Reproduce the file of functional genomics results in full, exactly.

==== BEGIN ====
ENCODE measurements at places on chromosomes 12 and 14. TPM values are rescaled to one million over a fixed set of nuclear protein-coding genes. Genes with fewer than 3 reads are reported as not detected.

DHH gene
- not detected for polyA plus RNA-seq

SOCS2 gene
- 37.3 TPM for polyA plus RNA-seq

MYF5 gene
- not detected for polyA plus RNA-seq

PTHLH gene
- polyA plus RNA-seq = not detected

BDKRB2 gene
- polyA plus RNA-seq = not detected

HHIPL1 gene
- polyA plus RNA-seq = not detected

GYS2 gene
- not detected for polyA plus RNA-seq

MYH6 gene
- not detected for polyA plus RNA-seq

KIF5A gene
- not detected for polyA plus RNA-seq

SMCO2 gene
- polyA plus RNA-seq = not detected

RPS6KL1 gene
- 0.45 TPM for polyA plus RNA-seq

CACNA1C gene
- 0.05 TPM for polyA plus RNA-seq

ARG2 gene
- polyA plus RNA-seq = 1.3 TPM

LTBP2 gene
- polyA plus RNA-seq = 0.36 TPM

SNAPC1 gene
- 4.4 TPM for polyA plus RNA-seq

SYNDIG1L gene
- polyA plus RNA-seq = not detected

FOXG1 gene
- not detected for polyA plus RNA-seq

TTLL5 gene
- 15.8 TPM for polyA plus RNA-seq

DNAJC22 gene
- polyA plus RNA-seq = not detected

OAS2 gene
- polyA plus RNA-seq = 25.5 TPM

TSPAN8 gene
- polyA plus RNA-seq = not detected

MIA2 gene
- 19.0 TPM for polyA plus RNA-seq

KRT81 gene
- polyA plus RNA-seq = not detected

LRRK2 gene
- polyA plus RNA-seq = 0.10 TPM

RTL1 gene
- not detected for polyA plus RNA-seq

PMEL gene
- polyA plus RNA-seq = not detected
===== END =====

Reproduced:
ENCODE measurements at places on chromosomes 12 and 14. TPM values are rescaled to one million over a fixed set of nuclear protein-coding genes. Genes with fewer than 3 reads are reported as not detected.

DHH gene
- not detected for polyA plus RNA-seq

SOCS2 gene
- 37.3 TPM for polyA plus RNA-seq

MYF5 gene
- not detected for polyA plus RNA-seq

PTHLH gene
- polyA plus RNA-seq = not detected

BDKRB2 gene
- polyA plus RNA-seq = not detected

HHIPL1 gene
- polyA plus RNA-seq = not detected

GYS2 gene
- not detected for polyA plus RNA-seq

MYH6 gene
- not detected for polyA plus RNA-seq

KIF5A gene
- not detected for polyA plus RNA-seq

SMCO2 gene
- polyA plus RNA-seq = not detected

RPS6KL1 gene
- 0.45 TPM for polyA plus RNA-seq

CACNA1C gene
- 0.05 TPM for polyA plus RNA-seq

ARG2 gene
- polyA plus RNA-seq = 1.3 TPM

LTBP2 gene
- polyA plus RNA-seq = 0.36 TPM

SNAPC1 gene
- 4.4 TPM for polyA plus RNA-seq

SYNDIG1L gene
- polyA plus RNA-seq = not detected

FOXG1 gene
- not detected for polyA plus RNA-seq

TTLL5 gene
- 15.8 TPM for polyA plus RNA-seq

DNAJC22 gene
- polyA plus RNA-seq = not detected

OAS2 gene
- polyA plus RNA-seq = 25.5 TPM

TSPAN8 gene
- polyA plus RNA-seq = not detected

MIA2 gene
- 19.0 TPM for polyA plus RNA-seq

KRT81 gene
- polyA plus RNA-seq = not detected

LRRK2 gene
- polyA plus RNA-seq = 0.10 TPM

RTL1 gene
- not detected for polyA plus RNA-seq

PMEL gene
- polyA plus RNA-seq = not detected